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Bill Wiggin: To ask the Secretary of State for Environment, Food and Rural Affairs what role the Government played during the recent meeting of the International Commission for the Conservation of Atlantic Tuna; what representations he and his Departmental officials made; what assessment he has made of the outcome of the meeting; and if he will make a statement. 
Huw Irranca-Davies: The UK attended the ICCAT meeting as part of the European Community delegation and also has a seat on behalf of overseas territories in the Atlantic ocean (Bermuda, British Virgin Islands, Turks and Caicos and St. Helena).
Prior to the meeting, the UK (in both its capacity as a member of the EC delegation and on behalf of the overseas territories) held bilateral talks with USA, Canada and Chinese Taipei. UK overseas territories also had regular discussions with the EC during the course of the meeting.
Regular EC co-ordination meetings were held and the UK made various representations at these on a range of issues including improved compliance in the ICCAT fisheries, conservation of sharks and blue fin tuna.
I consider that the outcome of the meeting was positive but I would have preferred to have agreed more stringent measures on the conservation of sharks and a smaller TAC for blue fin tuna. I do not believe that it is acceptable to only have conservation measures relating to live sharks and consider that dead sharks should be discarded at sea rather than landed. The EC campaigned vigorously on this point but encountered too much opposition to agree a consensus. The EC intends to continue to push for a stronger conservation regime for sharks and will do so with the whole hearted support of the UK.
On blue fin tuna, it would have been desirable to secure a smaller TAC for this stock, but I am satisfied with the enhanced control measures agreed for this fishery and are confident that it can now be effectively managed.
There were detailed discussions on the report of the independent body that undertook a review into the functioning of ICCAT. A working group will now be set up to discuss this report with a view to implementing the recommendations and the UK will look to play a role in these discussions.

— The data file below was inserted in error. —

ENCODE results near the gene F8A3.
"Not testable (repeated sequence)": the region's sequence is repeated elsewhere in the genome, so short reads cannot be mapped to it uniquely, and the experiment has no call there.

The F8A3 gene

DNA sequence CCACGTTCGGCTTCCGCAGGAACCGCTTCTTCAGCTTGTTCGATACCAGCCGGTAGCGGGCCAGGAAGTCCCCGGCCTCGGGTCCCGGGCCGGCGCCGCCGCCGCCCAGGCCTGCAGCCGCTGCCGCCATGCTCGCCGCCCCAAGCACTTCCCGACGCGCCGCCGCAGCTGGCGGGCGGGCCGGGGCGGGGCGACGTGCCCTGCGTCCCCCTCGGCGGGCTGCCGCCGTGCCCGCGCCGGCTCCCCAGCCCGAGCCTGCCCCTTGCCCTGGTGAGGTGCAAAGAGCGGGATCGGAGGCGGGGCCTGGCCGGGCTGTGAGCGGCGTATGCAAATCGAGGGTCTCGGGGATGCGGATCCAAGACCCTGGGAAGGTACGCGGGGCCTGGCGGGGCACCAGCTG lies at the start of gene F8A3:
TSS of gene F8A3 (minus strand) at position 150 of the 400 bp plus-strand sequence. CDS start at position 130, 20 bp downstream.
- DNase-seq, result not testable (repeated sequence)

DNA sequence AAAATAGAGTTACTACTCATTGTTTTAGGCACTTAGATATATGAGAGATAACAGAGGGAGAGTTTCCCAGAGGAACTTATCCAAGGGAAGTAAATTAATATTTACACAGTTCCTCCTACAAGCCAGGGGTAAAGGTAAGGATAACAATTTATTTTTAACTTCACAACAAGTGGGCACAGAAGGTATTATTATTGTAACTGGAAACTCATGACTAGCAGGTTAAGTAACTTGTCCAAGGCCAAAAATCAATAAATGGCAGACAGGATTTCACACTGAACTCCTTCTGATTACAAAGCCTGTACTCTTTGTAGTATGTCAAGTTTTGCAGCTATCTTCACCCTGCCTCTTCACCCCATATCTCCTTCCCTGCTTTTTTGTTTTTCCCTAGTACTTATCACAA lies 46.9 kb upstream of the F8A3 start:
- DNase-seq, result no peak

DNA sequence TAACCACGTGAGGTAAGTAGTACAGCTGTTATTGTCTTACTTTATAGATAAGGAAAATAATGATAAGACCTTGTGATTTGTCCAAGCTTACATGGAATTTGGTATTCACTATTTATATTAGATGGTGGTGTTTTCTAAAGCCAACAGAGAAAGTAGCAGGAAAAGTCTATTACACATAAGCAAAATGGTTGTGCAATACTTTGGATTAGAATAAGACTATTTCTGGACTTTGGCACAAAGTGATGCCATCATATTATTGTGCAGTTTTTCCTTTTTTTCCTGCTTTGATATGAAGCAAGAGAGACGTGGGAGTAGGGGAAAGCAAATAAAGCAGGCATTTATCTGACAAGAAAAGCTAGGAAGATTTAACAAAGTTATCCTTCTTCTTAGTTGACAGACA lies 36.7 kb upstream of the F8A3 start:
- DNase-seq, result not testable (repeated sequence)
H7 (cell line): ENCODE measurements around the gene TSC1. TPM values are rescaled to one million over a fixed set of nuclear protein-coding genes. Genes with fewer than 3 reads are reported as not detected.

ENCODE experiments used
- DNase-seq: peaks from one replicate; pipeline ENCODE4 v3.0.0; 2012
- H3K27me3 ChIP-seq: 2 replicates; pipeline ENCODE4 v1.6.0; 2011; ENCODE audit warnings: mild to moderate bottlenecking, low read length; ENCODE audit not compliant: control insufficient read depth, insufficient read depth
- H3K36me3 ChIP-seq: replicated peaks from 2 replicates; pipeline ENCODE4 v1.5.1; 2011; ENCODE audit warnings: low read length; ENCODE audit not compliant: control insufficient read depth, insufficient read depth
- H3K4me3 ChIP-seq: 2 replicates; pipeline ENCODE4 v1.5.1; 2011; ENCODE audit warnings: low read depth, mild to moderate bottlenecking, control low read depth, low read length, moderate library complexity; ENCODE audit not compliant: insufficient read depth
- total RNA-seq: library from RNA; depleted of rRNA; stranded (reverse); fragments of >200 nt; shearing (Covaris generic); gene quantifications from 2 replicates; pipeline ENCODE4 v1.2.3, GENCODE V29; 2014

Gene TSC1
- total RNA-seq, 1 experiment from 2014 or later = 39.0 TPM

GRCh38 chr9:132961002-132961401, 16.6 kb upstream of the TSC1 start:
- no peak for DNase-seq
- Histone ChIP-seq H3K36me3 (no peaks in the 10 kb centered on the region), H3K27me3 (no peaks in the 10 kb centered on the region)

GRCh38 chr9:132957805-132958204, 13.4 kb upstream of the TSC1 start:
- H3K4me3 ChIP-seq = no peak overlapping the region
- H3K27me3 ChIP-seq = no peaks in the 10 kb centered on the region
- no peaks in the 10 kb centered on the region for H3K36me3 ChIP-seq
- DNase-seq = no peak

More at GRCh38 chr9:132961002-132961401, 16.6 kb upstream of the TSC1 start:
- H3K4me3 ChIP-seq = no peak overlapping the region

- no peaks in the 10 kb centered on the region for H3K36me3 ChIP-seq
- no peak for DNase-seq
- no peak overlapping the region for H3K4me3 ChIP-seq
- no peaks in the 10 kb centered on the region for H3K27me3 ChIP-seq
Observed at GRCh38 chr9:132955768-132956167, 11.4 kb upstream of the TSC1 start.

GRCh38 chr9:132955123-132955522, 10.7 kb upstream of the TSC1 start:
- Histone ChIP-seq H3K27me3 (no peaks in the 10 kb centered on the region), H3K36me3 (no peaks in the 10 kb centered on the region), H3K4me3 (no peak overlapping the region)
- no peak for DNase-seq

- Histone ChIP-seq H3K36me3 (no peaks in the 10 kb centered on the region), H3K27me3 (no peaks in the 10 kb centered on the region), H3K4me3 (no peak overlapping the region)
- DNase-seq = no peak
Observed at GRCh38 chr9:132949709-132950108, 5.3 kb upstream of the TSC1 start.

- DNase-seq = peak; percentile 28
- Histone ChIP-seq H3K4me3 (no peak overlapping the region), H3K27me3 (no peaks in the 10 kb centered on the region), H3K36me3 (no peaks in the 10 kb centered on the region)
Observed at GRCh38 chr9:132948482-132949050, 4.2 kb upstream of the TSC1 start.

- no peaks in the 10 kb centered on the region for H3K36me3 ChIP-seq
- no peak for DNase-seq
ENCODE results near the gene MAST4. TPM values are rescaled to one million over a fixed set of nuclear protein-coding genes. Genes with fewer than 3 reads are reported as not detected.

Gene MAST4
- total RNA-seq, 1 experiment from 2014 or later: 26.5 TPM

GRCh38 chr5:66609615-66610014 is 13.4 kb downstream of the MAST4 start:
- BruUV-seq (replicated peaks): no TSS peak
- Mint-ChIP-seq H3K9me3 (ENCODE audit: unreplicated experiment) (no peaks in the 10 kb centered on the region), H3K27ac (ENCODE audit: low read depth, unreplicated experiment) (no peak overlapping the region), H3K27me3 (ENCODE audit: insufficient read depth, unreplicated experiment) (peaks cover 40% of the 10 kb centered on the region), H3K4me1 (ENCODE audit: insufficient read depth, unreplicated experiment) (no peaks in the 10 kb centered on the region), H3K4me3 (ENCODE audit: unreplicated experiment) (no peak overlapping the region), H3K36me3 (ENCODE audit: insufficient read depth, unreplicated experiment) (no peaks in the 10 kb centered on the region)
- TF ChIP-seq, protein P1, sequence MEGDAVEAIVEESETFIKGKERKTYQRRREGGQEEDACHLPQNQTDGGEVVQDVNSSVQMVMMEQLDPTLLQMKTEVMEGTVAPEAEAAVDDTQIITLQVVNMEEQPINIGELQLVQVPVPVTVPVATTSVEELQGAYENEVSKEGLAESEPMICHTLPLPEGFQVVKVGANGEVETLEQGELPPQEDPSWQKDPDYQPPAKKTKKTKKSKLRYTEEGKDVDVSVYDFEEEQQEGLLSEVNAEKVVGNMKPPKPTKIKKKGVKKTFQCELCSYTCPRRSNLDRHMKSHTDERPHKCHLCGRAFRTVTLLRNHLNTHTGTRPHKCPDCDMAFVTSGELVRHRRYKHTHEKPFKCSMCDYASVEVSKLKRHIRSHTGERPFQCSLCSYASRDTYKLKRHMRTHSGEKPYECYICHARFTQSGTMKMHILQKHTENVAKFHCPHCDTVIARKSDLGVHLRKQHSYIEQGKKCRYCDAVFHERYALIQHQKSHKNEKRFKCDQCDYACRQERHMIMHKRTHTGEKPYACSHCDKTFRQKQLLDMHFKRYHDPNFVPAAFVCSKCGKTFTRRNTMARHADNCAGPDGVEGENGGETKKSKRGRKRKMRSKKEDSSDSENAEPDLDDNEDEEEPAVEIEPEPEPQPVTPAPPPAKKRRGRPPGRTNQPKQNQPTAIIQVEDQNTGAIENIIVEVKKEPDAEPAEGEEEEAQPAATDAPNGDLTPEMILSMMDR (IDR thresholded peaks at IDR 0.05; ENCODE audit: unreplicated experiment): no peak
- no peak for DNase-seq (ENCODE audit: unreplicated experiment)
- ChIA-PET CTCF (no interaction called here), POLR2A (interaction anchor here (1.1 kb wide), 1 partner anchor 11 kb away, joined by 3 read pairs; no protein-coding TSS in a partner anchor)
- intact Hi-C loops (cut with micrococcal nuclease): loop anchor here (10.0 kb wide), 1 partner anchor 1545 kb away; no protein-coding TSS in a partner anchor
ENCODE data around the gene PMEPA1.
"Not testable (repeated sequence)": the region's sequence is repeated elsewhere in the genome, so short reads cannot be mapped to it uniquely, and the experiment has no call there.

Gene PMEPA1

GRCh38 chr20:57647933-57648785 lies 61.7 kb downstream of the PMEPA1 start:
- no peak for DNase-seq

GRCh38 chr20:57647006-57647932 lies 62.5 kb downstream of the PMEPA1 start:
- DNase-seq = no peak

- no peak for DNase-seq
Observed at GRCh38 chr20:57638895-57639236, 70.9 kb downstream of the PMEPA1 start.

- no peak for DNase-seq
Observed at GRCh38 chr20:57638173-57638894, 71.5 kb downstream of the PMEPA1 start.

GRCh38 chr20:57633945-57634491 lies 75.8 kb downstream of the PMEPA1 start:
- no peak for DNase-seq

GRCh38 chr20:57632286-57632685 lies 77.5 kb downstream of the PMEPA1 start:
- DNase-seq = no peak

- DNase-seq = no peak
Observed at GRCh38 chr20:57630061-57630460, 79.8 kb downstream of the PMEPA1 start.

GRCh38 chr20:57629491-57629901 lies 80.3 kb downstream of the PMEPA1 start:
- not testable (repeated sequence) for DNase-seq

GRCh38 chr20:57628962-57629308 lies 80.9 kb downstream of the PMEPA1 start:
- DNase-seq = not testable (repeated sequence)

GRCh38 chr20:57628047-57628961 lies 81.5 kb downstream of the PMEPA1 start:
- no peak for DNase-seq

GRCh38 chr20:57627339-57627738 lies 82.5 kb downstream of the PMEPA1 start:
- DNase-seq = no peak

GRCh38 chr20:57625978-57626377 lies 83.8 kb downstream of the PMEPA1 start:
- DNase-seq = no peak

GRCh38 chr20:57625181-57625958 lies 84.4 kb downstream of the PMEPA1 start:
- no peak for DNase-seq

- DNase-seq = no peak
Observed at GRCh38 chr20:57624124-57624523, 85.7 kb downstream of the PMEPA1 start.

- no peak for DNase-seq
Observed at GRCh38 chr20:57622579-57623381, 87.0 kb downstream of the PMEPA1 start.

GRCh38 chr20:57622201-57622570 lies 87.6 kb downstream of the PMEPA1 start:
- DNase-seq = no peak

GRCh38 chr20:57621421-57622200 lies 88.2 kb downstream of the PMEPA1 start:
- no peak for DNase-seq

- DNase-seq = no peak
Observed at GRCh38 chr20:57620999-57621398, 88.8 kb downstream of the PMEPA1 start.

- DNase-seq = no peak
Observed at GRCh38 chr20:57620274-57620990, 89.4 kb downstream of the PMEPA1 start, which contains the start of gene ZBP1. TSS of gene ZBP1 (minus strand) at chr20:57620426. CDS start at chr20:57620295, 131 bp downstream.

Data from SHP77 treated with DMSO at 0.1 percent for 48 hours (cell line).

Miss McIntosh: To ask the Secretary of State for Environment, Food and Rural Affairs what enforcement measures have been undertaken by each local council to impose penalties for litter under the Clean Neighbourhoods and Environment Act 2005; how many fines have been imposed; and to what value. 
Huw Irranca-Davies: Under the Clean Neighbourhoods and Environment Act 2005, local authorities can issue a fixed penalty notice, namely an on the spot fine of up to £80, to anyone caught dropping litter. Local authorities can bring prosecutions for non-payment of charges which can lead to a fine of up to £2,500 and a criminal record upon conviction.
Number of fixed penalty notices issued for litter: 43,624
Total amount collected: £1,521,900.
Miss McIntosh: To ask the Secretary of State for Environment, Food and Rural Affairs how many fines have been imposed by local councils for the littering of (a) cigarette butts and (b) chewing gum in the last 12 months; and what the total monetary value of such penalties was. 
The number of fines issued by local councils is collated under the broad heading of litter and not broken down to the different types of
litter. The amount collected from fixed penalty notices for littering for the year 2006-07 (the most recent year for which figures are available) is £1,521,900.
Tim Farron: To ask the Secretary of State for Environment, Food and Rural Affairs what assessment his Department has made of the potential cost to businesses of the introduction of the new charging systems for licences under the International Convention on Trade in Endangered Species.